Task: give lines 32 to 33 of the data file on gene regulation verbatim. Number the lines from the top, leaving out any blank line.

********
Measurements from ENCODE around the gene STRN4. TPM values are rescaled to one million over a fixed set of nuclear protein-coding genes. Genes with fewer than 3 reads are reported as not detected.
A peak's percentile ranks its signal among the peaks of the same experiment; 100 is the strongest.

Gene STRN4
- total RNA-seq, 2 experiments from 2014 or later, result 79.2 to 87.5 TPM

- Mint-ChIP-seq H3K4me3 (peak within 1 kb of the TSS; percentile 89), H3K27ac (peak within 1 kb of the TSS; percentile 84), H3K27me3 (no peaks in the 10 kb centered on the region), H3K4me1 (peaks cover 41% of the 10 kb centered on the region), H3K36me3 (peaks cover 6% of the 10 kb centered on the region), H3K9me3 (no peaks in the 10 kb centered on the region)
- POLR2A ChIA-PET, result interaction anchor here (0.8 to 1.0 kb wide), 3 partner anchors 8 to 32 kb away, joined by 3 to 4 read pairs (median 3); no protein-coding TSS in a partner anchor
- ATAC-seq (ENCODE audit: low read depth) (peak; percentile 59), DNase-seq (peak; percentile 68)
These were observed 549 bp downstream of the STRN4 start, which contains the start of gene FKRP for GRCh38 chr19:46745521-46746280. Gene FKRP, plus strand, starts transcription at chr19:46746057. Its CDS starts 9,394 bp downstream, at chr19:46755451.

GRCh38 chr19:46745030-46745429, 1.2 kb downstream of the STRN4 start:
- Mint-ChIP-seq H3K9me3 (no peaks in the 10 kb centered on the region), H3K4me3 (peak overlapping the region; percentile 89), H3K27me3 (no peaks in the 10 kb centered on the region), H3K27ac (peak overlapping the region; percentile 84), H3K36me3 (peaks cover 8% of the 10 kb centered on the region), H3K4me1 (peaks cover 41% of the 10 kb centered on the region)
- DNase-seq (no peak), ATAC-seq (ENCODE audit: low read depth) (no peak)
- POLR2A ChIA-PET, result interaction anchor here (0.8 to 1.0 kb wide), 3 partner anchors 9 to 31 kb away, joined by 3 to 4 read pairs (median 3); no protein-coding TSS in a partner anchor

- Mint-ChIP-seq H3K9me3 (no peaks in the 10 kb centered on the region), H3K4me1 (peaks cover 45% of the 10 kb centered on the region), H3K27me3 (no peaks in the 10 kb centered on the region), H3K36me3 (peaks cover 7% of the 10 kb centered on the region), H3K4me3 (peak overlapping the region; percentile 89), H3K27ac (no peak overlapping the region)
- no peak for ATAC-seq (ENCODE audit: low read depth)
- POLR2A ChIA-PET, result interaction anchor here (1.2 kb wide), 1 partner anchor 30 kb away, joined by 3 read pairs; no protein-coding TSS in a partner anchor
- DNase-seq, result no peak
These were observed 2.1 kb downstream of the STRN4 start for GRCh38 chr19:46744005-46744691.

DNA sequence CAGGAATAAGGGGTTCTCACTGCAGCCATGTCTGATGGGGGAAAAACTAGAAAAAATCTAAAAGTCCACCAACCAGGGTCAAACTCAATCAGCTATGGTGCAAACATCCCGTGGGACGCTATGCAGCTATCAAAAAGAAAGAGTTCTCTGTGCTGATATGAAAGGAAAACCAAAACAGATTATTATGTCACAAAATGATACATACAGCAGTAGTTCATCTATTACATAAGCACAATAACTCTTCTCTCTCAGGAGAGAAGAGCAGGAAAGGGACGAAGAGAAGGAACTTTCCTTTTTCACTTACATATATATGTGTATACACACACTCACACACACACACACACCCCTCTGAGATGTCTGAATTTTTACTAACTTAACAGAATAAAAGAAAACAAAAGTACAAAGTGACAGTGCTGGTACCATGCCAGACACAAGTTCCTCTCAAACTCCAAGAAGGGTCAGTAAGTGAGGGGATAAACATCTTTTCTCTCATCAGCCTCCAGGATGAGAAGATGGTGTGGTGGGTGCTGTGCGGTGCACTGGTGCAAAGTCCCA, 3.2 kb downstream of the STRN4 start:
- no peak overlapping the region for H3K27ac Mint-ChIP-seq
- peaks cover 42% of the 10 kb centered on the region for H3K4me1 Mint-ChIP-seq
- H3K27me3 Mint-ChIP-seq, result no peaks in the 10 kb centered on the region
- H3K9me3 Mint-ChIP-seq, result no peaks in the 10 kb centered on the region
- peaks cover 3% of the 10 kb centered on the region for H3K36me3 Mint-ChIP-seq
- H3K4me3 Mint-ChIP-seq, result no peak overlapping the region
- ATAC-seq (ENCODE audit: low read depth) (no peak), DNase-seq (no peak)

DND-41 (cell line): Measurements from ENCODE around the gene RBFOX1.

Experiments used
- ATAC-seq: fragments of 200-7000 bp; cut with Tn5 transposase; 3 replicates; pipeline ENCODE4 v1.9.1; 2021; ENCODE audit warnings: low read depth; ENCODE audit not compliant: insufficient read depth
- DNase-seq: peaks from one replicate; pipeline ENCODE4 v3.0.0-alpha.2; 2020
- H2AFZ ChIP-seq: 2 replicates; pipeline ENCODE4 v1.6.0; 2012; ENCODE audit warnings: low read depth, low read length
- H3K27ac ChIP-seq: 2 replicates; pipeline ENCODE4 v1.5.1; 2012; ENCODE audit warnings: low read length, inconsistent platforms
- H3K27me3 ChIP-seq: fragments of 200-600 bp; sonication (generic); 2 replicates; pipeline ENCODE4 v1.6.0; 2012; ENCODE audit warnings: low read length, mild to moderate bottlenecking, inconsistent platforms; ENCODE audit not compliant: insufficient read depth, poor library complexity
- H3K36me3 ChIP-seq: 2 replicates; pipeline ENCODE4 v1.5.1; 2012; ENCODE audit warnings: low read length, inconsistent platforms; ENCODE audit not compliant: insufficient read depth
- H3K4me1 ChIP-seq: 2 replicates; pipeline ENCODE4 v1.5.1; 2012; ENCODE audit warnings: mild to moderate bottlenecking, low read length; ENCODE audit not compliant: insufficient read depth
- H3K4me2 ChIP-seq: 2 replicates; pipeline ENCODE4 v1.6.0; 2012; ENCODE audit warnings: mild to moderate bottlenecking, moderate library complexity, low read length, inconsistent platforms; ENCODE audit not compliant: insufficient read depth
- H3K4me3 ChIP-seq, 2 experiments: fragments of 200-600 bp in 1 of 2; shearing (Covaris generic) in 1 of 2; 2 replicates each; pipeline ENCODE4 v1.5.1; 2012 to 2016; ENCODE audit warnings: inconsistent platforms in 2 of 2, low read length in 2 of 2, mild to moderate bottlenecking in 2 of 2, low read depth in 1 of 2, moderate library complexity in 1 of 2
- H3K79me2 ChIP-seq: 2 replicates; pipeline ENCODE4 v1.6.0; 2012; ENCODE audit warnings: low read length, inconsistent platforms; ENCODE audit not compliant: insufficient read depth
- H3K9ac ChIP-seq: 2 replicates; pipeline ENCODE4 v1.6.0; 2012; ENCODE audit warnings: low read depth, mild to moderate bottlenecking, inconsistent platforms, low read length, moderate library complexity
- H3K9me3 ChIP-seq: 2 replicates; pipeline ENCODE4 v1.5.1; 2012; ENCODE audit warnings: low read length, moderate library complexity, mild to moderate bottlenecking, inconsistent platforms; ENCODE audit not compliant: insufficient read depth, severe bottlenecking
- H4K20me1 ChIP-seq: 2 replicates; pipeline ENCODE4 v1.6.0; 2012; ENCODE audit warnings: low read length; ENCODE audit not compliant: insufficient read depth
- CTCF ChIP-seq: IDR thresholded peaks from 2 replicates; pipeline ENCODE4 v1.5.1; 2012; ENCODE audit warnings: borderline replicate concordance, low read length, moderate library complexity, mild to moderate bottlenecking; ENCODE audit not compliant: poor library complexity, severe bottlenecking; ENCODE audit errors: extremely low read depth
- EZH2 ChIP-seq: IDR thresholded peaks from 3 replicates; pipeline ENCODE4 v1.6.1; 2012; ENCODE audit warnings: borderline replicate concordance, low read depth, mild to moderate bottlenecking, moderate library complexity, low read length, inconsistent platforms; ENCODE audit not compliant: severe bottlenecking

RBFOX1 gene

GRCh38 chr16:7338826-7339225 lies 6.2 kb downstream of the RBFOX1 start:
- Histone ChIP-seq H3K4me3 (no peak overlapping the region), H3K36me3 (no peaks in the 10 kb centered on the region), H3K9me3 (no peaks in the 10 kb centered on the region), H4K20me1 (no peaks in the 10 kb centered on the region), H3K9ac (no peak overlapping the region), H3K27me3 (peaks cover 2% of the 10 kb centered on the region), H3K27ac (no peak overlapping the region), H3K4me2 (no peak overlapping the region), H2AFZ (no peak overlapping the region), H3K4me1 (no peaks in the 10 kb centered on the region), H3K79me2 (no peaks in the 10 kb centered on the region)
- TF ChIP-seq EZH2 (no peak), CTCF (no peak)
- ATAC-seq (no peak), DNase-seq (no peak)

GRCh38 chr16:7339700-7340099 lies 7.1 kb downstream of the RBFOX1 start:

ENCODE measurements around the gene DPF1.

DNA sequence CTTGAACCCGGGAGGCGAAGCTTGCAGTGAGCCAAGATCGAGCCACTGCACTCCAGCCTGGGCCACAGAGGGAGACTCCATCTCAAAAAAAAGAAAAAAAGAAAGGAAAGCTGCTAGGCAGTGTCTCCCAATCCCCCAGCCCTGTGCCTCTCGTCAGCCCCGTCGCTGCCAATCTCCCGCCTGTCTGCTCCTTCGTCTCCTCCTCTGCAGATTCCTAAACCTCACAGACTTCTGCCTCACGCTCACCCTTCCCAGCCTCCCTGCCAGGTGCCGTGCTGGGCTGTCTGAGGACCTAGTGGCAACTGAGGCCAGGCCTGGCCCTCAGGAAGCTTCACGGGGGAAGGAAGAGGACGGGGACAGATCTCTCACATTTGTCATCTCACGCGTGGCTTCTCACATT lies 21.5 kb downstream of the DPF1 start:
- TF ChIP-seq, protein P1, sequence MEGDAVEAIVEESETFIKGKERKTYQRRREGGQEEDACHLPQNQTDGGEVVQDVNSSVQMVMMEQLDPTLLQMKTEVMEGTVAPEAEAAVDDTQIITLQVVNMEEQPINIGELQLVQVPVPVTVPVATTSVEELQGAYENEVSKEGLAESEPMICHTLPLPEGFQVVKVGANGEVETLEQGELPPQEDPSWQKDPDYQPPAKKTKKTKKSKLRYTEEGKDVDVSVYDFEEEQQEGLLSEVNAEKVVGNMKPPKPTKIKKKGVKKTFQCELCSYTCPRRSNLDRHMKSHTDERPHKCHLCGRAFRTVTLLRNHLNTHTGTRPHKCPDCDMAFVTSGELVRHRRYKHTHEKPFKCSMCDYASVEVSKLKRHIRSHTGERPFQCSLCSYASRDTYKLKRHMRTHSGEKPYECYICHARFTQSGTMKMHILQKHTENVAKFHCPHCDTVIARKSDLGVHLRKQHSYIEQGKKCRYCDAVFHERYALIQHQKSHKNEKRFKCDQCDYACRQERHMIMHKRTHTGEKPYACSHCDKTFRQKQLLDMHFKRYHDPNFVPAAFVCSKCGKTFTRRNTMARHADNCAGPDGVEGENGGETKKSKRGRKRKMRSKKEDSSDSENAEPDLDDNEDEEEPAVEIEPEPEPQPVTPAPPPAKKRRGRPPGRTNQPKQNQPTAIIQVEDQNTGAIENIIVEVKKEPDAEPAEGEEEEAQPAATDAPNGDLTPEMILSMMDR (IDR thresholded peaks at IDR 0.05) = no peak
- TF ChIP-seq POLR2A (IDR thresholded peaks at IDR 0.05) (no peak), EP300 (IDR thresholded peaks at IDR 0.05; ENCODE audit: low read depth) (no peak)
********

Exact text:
- H3K27me3 ChIP-seq: fragments of 200-600 bp; sonication (generic); 2 replicates; pipeline ENCODE4 v1.6.0; 2012; ENCODE audit warnings: low read length, mild to moderate bottlenecking, inconsistent platforms; ENCODE audit not compliant: insufficient read depth, poor library complexity
- H3K36me3 ChIP-seq: 2 replicates; pipeline ENCODE4 v1.5.1; 2012; ENCODE audit warnings: low read length, inconsistent platforms; ENCODE audit not compliant: insufficient read depth